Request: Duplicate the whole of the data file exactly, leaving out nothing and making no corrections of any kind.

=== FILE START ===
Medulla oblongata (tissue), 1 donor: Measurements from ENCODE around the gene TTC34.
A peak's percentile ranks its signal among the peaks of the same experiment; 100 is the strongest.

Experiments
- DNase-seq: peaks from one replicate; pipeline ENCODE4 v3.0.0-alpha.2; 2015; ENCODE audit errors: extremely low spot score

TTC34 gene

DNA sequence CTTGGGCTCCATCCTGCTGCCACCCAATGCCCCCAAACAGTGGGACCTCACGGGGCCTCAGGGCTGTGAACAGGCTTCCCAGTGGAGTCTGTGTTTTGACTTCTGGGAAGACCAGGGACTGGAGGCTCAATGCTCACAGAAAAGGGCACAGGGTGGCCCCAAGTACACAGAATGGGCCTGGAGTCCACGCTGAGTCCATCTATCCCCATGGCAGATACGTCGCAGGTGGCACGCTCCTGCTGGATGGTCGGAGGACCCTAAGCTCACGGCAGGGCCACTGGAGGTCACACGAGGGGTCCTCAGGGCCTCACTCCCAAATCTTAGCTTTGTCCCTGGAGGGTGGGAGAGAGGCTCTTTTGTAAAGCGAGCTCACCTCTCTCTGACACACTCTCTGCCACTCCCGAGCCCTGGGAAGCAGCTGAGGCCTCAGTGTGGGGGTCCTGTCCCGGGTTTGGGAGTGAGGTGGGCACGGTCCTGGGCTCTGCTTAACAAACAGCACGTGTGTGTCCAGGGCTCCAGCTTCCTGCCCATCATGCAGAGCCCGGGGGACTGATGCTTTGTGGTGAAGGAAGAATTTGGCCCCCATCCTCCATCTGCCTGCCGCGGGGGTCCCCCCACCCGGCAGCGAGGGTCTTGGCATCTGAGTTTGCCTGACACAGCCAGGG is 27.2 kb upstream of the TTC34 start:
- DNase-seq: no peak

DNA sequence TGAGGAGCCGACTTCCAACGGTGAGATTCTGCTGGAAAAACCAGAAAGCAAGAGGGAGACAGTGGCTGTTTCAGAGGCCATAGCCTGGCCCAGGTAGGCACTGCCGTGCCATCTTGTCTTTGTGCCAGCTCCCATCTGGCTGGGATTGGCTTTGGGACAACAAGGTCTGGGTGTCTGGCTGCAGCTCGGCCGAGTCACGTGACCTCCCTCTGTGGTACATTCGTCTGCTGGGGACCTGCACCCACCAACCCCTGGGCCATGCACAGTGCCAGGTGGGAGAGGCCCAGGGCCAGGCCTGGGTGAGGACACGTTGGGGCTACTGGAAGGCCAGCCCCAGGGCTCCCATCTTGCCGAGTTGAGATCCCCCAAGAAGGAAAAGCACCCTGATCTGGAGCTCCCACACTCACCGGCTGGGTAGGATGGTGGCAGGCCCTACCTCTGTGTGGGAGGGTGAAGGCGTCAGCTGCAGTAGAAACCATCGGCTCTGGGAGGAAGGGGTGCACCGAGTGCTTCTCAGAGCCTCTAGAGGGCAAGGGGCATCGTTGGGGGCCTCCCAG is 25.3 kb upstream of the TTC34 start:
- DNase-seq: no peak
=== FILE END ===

Medulla oblongata (tissue), 1 donor: Measurements from ENCODE around the gene TTC34.
A peak's percentile ranks its signal among the peaks of the same experiment; 100 is the strongest.

Experiments
- DNase-seq: peaks from one replicate; pipeline ENCODE4 v3.0.0-alpha.2; 2015; ENCODE audit errors: extremely low spot score

TTC34 gene

DNA sequence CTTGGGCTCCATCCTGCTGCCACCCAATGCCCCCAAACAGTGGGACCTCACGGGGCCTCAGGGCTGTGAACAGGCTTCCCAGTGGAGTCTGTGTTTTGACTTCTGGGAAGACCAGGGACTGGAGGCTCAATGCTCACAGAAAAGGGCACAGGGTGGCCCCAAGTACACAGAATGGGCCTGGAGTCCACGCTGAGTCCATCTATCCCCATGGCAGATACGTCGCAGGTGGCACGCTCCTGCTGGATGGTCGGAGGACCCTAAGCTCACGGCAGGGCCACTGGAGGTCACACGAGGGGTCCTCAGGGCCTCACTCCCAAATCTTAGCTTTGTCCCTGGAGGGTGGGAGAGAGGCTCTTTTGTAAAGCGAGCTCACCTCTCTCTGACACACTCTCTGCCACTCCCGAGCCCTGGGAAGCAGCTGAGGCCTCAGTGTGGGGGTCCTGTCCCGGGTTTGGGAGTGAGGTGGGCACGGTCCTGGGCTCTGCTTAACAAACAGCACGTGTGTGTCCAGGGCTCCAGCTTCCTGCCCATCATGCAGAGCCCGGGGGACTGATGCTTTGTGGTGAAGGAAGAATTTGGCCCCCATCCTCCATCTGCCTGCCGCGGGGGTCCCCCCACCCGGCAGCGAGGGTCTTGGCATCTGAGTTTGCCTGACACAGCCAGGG is 27.2 kb upstream of the TTC34 start:
- DNase-seq: no peak

DNA sequence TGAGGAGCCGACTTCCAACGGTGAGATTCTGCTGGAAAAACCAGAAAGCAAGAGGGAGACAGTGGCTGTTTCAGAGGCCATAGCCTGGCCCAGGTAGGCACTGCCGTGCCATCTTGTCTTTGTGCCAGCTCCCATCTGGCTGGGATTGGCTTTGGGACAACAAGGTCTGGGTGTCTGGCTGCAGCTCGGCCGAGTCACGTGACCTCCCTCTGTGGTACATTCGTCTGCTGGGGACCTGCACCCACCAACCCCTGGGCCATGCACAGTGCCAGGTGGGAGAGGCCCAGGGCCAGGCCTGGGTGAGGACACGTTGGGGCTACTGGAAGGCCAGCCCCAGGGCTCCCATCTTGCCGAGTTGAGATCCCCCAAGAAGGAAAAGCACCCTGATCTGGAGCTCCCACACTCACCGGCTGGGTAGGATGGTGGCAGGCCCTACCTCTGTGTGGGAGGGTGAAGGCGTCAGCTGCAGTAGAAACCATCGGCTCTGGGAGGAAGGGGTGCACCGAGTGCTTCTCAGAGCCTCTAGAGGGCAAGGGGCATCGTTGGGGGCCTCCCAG is 25.3 kb upstream of the TTC34 start:
- DNase-seq: no peak